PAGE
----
The Salvation of the Vampire
Only Lovers Left Alive and The Strain
By Jessica Dwyer
Over the last decade the vampire genre has become something of a joke to many. A glut of vampire themed films, television, and now its own romance novel subgenre has seemingly defanged one of the most beloved monsters in the world of horror.
Where the gothic dark mystique once was we now have a sparkling sheen of teen angst. Where the decaying fear inducing emaciated Count Orlok once stood towering we have a sexy bad boy with rippling abs. It wouldn’t be so hard to take if it wasn’t for the fact that it seems we are only getting clones of the same story over and over with the same sort of blood sucker who’s just lost their bite.
To save our beloved night dweller two genius directors have, as is sometimes necessary, gone back to the past to save the present. Jim Jarmusch and Guillermo del Toro have created two masterpieces of vampire media, one a film and the other a television series, both of them brilliant. Not only are they brilliant, but they both take their cues from the classic world of the vampire, keeping the fangs intact and bringing them to modern times, each with their own unique twist on the mythology.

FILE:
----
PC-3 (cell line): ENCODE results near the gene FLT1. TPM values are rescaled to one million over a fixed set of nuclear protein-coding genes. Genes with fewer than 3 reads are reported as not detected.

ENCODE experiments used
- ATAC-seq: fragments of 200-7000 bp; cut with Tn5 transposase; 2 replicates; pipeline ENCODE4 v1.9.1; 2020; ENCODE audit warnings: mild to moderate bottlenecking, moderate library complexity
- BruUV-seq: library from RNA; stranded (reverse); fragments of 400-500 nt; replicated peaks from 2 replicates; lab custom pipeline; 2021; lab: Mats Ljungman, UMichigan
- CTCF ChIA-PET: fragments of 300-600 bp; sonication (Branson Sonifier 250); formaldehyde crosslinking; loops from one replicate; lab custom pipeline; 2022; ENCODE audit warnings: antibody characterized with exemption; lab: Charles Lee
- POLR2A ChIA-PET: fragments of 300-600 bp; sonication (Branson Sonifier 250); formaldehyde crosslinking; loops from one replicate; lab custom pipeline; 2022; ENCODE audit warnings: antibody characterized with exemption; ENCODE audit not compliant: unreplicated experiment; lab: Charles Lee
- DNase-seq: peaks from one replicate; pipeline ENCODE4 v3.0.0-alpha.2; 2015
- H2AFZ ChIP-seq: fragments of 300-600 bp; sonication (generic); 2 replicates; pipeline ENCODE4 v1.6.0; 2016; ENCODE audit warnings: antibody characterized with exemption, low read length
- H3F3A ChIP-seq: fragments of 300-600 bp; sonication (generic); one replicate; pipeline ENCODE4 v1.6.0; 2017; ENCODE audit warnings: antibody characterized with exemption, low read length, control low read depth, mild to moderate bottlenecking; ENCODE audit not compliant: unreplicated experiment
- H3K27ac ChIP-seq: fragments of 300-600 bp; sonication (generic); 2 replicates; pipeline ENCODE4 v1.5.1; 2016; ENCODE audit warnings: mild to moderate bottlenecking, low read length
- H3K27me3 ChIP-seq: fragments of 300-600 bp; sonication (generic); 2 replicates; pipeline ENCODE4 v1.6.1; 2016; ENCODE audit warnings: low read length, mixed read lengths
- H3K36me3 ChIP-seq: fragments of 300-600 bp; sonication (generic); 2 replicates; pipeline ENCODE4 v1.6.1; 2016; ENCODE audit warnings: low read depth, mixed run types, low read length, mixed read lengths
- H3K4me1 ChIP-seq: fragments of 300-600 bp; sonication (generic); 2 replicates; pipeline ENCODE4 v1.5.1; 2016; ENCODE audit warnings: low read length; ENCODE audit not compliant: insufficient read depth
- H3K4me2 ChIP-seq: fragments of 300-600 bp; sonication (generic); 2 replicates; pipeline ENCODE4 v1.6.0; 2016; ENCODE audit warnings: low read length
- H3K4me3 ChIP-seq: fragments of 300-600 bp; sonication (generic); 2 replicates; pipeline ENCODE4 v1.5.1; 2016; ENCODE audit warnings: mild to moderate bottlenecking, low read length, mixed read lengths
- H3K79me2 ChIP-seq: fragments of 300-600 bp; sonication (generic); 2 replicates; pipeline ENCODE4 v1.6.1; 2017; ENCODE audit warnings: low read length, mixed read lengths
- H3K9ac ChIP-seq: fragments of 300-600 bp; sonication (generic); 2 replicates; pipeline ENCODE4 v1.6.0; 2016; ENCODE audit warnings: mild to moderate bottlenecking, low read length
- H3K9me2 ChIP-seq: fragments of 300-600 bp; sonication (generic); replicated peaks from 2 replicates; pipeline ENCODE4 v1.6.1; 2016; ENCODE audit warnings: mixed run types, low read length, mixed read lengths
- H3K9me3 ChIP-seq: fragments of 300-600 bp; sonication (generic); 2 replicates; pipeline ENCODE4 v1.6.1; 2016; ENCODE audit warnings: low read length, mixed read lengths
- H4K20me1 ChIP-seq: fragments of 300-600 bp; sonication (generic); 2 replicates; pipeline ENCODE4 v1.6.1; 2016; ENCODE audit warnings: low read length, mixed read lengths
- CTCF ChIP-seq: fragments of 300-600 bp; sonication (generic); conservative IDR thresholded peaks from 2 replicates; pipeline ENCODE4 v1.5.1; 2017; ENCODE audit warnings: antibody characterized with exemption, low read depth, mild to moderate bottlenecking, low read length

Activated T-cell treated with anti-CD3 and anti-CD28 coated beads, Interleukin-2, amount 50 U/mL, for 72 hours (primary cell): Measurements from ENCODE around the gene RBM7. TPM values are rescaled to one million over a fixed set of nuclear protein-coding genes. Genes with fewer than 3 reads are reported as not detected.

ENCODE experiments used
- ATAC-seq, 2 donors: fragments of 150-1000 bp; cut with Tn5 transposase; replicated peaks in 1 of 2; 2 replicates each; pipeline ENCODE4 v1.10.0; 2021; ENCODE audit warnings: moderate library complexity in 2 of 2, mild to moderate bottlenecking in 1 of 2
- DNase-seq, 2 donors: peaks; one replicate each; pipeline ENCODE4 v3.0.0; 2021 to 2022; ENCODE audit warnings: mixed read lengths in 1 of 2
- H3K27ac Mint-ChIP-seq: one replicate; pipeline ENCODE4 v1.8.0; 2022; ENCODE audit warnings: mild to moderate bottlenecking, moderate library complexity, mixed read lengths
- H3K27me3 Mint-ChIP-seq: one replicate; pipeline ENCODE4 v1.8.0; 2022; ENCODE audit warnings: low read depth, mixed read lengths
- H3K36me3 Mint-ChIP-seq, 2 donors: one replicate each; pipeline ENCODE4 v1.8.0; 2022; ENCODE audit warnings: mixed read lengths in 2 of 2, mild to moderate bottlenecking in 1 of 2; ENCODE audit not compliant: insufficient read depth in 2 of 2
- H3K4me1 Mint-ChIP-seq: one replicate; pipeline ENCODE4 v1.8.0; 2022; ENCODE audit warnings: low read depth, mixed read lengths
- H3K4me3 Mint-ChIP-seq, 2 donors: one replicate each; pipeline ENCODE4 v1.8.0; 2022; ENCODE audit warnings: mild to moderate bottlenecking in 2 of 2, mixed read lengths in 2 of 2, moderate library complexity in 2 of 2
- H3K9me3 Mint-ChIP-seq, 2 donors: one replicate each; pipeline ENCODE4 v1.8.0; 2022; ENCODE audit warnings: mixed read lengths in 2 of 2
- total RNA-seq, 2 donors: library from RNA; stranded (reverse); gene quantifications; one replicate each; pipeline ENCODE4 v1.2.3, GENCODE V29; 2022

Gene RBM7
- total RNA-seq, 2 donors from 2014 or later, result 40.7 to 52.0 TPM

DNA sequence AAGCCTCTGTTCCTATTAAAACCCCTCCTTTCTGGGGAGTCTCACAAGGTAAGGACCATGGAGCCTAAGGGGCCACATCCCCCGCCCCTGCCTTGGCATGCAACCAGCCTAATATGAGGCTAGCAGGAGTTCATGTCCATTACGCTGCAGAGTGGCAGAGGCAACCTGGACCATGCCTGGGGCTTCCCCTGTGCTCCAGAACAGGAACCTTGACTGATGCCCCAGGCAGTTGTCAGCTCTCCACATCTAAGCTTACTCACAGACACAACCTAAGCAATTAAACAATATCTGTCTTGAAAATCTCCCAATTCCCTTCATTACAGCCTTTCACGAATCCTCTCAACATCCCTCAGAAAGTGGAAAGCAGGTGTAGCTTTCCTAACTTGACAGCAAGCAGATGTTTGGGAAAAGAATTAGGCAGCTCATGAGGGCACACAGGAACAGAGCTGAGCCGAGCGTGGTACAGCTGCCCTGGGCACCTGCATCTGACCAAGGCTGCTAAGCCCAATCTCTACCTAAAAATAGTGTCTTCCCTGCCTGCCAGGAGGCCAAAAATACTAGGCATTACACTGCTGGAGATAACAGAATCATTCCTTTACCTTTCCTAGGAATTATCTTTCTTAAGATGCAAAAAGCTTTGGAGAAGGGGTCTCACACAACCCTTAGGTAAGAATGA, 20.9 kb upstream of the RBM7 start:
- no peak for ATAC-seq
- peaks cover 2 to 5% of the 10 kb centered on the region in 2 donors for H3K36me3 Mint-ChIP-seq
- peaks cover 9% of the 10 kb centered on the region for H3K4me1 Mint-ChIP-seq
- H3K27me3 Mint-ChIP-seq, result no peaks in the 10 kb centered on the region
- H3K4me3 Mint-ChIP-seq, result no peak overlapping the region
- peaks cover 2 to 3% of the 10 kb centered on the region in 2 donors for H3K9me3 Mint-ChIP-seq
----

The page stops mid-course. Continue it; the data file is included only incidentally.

Only Lovers Left Alive
Of the two, Only Lovers is the more classic film representation of the vampire. Jarmusch is a unique filmmaker and he brings that quirkiness to this film, creating a sardonic and world weary vampire in Adam (perfectly played by Tom Hiddleston who took the role when actor Michael Fassbender had to drop out.) The movie follows Adam as he resides in the slowly deteriorating city of Detroit.